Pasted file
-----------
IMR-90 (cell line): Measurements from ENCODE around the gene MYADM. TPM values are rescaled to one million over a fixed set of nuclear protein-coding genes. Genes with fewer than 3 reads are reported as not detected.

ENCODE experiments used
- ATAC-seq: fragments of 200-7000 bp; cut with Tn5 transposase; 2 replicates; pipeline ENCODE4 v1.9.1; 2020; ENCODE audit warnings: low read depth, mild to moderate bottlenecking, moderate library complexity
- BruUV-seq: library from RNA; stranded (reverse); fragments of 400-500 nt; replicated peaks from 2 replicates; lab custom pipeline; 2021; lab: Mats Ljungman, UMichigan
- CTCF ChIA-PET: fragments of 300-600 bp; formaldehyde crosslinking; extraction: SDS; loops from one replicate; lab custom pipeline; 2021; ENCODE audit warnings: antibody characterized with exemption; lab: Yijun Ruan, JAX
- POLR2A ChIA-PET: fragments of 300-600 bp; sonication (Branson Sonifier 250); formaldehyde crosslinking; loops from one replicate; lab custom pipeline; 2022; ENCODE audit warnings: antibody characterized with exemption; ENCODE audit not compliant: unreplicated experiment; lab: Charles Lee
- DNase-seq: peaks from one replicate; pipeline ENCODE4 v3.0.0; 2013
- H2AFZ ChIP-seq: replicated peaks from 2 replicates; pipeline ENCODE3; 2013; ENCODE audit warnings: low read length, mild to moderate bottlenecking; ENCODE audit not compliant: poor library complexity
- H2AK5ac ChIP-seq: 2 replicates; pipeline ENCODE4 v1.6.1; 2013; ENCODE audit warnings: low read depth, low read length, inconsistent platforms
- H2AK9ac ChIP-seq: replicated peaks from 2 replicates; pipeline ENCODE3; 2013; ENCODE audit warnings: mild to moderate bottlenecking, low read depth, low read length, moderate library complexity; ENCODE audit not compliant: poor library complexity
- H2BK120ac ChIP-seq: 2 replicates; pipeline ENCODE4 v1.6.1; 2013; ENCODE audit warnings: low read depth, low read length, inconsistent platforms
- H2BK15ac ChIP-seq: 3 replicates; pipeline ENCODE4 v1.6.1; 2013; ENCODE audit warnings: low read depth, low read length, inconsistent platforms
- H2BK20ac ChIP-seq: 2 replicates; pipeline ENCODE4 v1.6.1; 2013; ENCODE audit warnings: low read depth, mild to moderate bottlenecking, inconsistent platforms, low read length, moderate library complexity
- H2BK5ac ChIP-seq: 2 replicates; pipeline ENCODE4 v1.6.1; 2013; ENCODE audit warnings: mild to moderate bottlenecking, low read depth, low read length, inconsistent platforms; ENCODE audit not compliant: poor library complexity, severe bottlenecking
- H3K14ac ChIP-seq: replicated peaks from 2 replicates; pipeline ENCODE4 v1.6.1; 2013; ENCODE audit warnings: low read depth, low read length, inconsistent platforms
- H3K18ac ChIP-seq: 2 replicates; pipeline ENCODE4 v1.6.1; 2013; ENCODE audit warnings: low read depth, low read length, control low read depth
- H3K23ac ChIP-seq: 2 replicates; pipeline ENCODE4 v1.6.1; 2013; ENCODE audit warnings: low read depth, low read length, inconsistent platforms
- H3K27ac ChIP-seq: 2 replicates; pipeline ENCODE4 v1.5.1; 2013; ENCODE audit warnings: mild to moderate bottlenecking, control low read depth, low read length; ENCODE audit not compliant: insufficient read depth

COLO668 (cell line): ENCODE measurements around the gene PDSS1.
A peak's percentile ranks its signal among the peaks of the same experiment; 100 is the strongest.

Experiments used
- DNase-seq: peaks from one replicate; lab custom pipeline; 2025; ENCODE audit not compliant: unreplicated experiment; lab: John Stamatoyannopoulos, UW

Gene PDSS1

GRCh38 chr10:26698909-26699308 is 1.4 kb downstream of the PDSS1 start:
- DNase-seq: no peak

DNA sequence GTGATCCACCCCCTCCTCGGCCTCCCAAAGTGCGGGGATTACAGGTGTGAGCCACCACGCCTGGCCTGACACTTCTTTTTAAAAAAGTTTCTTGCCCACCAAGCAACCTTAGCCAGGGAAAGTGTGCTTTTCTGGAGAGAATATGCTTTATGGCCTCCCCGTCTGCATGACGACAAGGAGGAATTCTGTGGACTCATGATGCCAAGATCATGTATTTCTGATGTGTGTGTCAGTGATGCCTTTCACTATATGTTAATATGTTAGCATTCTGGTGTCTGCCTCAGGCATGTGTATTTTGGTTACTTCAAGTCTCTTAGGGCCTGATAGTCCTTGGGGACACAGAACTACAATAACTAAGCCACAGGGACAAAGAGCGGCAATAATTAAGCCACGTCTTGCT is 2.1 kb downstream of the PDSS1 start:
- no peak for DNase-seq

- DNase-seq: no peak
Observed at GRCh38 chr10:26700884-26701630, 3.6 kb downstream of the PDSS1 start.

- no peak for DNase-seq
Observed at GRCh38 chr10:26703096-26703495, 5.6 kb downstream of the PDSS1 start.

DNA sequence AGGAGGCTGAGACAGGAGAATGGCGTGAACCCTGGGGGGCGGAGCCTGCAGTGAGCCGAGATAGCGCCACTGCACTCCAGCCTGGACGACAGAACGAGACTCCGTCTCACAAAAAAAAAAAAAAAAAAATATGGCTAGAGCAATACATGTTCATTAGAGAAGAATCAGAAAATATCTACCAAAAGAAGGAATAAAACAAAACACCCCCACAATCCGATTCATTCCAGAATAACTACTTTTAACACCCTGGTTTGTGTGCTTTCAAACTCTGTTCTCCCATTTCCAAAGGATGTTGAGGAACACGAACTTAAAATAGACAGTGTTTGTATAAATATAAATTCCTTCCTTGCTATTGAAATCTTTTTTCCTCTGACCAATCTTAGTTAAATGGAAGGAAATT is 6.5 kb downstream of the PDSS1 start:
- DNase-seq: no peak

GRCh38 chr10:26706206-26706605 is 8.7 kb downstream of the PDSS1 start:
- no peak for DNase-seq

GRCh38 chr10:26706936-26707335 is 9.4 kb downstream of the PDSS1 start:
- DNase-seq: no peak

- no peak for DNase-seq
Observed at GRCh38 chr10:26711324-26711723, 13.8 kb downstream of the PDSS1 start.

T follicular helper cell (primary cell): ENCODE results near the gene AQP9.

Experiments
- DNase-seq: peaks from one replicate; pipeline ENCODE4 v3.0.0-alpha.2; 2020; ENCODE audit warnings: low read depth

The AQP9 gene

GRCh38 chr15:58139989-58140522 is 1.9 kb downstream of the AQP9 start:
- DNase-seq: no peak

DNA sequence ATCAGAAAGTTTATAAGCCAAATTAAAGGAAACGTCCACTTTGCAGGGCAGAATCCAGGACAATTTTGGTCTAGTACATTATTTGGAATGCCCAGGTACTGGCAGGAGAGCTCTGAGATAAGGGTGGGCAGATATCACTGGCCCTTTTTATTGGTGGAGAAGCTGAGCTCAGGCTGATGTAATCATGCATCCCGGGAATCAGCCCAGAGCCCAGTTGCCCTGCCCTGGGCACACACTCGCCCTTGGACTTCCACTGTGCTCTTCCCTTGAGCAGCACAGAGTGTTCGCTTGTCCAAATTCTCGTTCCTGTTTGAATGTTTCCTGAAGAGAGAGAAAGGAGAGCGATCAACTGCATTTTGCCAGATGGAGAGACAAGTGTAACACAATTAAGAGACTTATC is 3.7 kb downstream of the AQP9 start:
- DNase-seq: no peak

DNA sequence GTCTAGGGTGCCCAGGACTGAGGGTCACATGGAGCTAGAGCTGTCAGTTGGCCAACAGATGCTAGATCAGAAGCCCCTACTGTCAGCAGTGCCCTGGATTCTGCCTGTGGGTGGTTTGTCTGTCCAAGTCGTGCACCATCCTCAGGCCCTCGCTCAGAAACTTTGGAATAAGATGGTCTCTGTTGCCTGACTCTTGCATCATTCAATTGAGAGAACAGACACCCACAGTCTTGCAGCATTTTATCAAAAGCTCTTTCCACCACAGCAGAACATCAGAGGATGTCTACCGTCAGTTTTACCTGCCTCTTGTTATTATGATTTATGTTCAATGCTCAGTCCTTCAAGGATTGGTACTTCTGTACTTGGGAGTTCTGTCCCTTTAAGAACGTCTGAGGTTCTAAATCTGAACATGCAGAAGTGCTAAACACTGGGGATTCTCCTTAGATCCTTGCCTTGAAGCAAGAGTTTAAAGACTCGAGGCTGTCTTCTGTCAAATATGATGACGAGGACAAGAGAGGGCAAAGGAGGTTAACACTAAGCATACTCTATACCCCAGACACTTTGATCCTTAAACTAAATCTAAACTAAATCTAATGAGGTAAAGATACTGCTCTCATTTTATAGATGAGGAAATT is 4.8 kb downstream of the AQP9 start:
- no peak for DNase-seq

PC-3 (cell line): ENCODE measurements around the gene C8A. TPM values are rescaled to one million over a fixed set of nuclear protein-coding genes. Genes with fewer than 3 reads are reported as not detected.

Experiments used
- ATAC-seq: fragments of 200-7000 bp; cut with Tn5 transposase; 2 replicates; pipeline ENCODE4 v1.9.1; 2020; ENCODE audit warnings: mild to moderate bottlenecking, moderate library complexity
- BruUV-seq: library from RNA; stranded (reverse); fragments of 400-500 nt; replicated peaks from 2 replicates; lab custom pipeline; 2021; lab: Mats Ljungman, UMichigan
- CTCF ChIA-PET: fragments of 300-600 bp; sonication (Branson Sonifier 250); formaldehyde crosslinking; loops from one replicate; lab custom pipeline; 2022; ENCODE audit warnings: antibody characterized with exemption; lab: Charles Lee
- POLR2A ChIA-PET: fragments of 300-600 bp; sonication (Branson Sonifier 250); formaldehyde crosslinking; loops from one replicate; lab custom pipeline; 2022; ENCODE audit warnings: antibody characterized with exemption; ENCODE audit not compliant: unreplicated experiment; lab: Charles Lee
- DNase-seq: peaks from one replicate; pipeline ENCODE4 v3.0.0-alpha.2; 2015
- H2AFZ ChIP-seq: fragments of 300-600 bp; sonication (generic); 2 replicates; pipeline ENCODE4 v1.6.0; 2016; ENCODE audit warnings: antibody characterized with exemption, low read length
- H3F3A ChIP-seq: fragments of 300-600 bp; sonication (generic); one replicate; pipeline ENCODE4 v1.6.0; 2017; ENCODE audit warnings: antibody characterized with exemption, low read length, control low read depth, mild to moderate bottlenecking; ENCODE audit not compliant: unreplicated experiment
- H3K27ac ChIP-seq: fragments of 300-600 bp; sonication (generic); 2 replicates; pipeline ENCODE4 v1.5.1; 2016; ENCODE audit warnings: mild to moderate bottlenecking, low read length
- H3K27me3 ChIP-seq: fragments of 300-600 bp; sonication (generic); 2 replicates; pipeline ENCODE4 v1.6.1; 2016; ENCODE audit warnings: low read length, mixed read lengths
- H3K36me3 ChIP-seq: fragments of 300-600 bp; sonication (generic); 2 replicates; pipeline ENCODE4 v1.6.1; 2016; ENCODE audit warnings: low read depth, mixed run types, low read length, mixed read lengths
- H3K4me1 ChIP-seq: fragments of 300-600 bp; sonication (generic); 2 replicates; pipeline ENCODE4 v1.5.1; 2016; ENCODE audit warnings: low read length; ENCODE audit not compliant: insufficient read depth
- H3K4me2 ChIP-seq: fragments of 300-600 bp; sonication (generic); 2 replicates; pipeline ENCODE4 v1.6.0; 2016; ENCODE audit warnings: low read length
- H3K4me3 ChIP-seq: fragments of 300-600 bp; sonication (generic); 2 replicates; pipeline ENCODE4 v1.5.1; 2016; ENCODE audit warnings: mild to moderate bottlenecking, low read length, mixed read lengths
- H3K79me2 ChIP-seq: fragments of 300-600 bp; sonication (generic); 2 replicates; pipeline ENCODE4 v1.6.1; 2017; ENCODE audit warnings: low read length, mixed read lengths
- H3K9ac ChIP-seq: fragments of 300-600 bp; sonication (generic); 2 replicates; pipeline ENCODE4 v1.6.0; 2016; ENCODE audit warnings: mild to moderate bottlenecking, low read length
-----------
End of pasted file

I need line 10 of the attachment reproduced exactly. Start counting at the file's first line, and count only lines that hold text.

- H2AK9ac ChIP-seq: replicated peaks from 2 replicates; pipeline ENCODE3; 2013; ENCODE audit warnings: mild to moderate bottlenecking, low read depth, low read length, moderate library complexity; ENCODE audit not compliant: poor library complexity